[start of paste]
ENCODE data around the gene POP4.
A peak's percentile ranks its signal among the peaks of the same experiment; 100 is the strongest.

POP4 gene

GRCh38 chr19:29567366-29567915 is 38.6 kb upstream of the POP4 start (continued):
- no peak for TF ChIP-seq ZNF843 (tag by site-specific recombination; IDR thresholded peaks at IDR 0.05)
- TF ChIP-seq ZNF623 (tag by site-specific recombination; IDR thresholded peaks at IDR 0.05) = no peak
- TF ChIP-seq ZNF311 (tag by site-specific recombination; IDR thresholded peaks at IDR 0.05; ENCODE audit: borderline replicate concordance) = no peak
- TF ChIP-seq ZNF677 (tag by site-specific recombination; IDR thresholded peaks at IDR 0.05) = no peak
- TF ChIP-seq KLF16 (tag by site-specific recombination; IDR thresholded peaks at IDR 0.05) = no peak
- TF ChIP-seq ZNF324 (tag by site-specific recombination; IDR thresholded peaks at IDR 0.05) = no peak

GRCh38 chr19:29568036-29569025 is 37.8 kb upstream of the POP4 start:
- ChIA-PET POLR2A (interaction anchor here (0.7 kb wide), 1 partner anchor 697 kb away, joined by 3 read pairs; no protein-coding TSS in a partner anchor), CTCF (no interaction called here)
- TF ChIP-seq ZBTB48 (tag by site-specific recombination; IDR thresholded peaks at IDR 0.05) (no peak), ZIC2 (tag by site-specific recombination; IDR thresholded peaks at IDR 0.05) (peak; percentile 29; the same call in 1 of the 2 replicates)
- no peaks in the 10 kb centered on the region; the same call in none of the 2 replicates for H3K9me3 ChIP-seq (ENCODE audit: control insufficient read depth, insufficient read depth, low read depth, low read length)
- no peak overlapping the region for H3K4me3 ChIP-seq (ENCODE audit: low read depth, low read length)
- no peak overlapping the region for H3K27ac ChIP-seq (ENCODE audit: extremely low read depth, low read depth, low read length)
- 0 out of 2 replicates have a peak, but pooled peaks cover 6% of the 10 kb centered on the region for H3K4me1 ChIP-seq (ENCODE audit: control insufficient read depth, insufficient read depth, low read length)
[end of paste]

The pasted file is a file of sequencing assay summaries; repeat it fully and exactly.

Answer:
ENCODE data around the gene POP4.
A peak's percentile ranks its signal among the peaks of the same experiment; 100 is the strongest.

POP4 gene

GRCh38 chr19:29567366-29567915 is 38.6 kb upstream of the POP4 start (continued):
- no peak for TF ChIP-seq ZNF843 (tag by site-specific recombination; IDR thresholded peaks at IDR 0.05)
- TF ChIP-seq ZNF623 (tag by site-specific recombination; IDR thresholded peaks at IDR 0.05) = no peak
- TF ChIP-seq ZNF311 (tag by site-specific recombination; IDR thresholded peaks at IDR 0.05; ENCODE audit: borderline replicate concordance) = no peak
- TF ChIP-seq ZNF677 (tag by site-specific recombination; IDR thresholded peaks at IDR 0.05) = no peak
- TF ChIP-seq KLF16 (tag by site-specific recombination; IDR thresholded peaks at IDR 0.05) = no peak
- TF ChIP-seq ZNF324 (tag by site-specific recombination; IDR thresholded peaks at IDR 0.05) = no peak

GRCh38 chr19:29568036-29569025 is 37.8 kb upstream of the POP4 start:
- ChIA-PET POLR2A (interaction anchor here (0.7 kb wide), 1 partner anchor 697 kb away, joined by 3 read pairs; no protein-coding TSS in a partner anchor), CTCF (no interaction called here)
- TF ChIP-seq ZBTB48 (tag by site-specific recombination; IDR thresholded peaks at IDR 0.05) (no peak), ZIC2 (tag by site-specific recombination; IDR thresholded peaks at IDR 0.05) (peak; percentile 29; the same call in 1 of the 2 replicates)
- no peaks in the 10 kb centered on the region; the same call in none of the 2 replicates for H3K9me3 ChIP-seq (ENCODE audit: control insufficient read depth, insufficient read depth, low read depth, low read length)
- no peak overlapping the region for H3K4me3 ChIP-seq (ENCODE audit: low read depth, low read length)
- no peak overlapping the region for H3K27ac ChIP-seq (ENCODE audit: extremely low read depth, low read depth, low read length)
- 0 out of 2 replicates have a peak, but pooled peaks cover 6% of the 10 kb centered on the region for H3K4me1 ChIP-seq (ENCODE audit: control insufficient read depth, insufficient read depth, low read length)